PITTSTON — Though he had been retired since 1998, most of the time, one couldn’t visit Majestic Lunch without seeing Stanley Salavantis.
Stanley, 93, died on July 17 at Golden Living Center in Plains Township, where he was surrounded by his family.
He owned the Majestic Lunch in Pittston for over 40 years and still maintained a presence there after his retirement.
Debbie Valkos, an employee at Majestic Lunch for over 30 years, said it will be hard moving forward without him.
“It’s going to be tough but I look at it this way, everything I learned here I learned it from him,” she said. “Growing up, sometimes instead of running to my dad, I would run to him. He would give you the shirt off his back.”
Stanley was born in North Adams, Massachusetts, in 1922. He served in World War II from 1943 to 1946, and fought in the European Theatre, a huge area of heavy fighting across Europe.
After his service ended, Stanley returned to the United States and met his wife, Nitsa, whom he eventually married in New York City. The couple had three children: Harry Salavantis, Helen Salavantis, and Mary Knaus.
Stanley spent his time working in restaurants and getting familiar with the business.
The family relocated to Pittston in 1954, deeming New York an unsafe environment for them after Harry was kidnapped out of their apartment one day by a man posing as his uncle when his parents were at work, according to Nitsa.
The Salavantis family lived in Pittston for one year before moving to West Pittston and then to Pittston Township.
According to a 1998 Sunday Dispatch story, the Majestic Lunch storefront has been in Pittston since 1898, when it was a confectioner shop.
In the 1920s it was taken over by a Greek immigrant named Frank Peos, who first turned it into a restaurant.
After Peos, it was sold to the Greek family the Georgidas, and then the Greek Stathakis family.
Although it is unknown who started making the chili sauce, by the 1930s, Majestic Lunch became renowned for its Texas Weiners and the chili sauce that came with them.
Upon moving to Pittston, Stanley, along with his sister Dena Lekas and her husband, John, bought Majestic Lunch from the Stathakis family before they moved back to Greece.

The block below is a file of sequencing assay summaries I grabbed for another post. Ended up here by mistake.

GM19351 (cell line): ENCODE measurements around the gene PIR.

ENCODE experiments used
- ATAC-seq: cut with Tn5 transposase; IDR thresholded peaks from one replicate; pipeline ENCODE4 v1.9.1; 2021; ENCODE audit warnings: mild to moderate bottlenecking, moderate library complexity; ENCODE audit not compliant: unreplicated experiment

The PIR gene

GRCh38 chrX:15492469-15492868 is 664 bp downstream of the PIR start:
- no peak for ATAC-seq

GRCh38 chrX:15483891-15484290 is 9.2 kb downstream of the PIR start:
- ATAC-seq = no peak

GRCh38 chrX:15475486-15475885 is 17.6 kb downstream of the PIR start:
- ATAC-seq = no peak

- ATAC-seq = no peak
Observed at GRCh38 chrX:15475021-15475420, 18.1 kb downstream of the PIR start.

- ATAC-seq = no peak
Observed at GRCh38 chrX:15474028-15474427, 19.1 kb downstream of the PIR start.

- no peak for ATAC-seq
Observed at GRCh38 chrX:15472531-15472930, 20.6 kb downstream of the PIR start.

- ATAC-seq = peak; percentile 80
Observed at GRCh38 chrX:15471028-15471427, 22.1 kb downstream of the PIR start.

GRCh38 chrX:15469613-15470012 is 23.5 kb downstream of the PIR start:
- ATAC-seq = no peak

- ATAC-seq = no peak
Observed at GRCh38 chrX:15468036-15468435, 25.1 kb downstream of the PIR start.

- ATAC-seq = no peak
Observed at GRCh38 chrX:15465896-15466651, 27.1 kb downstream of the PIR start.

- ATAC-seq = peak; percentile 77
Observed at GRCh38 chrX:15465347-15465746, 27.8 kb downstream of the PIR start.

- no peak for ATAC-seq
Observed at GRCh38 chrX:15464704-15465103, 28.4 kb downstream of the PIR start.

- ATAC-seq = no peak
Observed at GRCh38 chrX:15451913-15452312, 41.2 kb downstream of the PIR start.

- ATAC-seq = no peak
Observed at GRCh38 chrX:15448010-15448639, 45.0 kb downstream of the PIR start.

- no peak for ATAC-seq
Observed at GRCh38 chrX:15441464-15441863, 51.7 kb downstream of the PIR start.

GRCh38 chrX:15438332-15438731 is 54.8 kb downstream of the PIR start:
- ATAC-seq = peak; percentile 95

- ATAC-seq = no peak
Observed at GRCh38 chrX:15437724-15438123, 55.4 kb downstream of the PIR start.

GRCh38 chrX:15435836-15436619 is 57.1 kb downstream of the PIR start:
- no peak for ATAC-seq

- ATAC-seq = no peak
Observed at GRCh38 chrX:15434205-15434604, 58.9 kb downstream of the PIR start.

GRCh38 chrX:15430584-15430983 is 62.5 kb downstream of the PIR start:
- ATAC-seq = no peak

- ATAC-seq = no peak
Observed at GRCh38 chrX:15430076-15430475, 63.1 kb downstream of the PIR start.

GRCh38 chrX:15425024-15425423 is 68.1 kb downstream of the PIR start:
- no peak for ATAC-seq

John retired in 1960 and Stanley took over as sole owner. According to Nitsa, the chili sauce recipe has remained the same over the years.
“He did the same recipe from the beginning,” she said. “It didn’t change.”
‘Always helping people’
Stefanie Salavantis, Luzerne County District Attorney and Stanley’s granddaughter, said Stanley was all about the business and his family.
“He was a very hard worker,” she said. “Along with my grandmother they dedicated everything to the job and were part of the community. To this day people come up to me and talk about how they pretty much were raised by my grandparents, because their parents would drop them off at the Majestic and go to movies. At that time Majestic was open for 24 hours.”
According to Helen, the restaurant remained open 24 hours until the 1970s when Stanley decided to implement hours, which would change over time.
“On weeknights he’d close at midnight and on weekends he’d close at 2 in the morning,” said Knaus. “He’d open at 6 in the morning, go home and take a nap in the afternoon and then come back. He worked 18-hour days.”
During Tropical Storm Agnes in 1972 Majestic Lunch was a go-to place for people in need of food and water.
“My husband was always helping people,” said Nitsa.
All three children worked in the restaurant before moving on to pursue their own careers.
Stanley wanted to make sure his children had a strong education. He did not start kindergarten until he was 8 due to an illness that caused him to go deaf as a child. He felt he was too old to graduate high school, so he dropped out, said Knaus.
Despite this, Stanley preached to his children about the importance of education during their time working in the restaurant.
“He approached his employees to try and pursue educations as well,” Helen said.
Stanley retired in 1998 after 44 years of owning Majestic Lunch. It’s owned today by son Harry, but Helen and Knaus contribute when they can.
Even after retirement, Stanley was still a fixture at the restaurant. Stefanie said it was no surprise to anyone that he was still working.
“That was his life,” she said. “It was odd to him when he retired that he wouldn’t be there every day. He still cleaned tables and did work he used to do. He also enjoyed seeing customers because they became family to him and close friends.”
Stanley continued to clean tables, cook food and work like he never called it quits.
“He didn’t have to worry about the day-to-day operations,” said Knaus. “Stuff like who was working and who wasn’t, he passed that stress onto my brother. He was able to come in, help my brother out and make sure the chili was right and the orders were right. He did all of that for my brother.”
Even as he grew older and could not do physical work, he still came to the restaurant to be with family and talk with friends.
With Stanley gone, his legacy will live on through his family and Majestic Lunch, and Valkos said she will always remember one of his favorite sayings to help get through this difficult time.
“He would always say, ‘Better days are coming,’” she said.
In addition to his wife and three children, Stanley leaves behind grandchildren, Ambria Kramer and her husband, Darren; Stefanie and her husband, James McGrady; Steven Salavantis, Jennifer Dompkosky and her husband, David; Brittany Holly and her husband, Jason; Nitsa Payne and her husband, Matthew; Julia Godfrey and her husband, Dr. John, David Knaus; Christina Cavallo-Miller and family; great-grandchildren, Ava, Cole, Eulalie, Kaylie, Peyton, Josephine and Vivian; and numerous nieces and nephews.
Reach Jimmy Fisher at 570-704-3972 or on Twitter @SD_JimmyFisher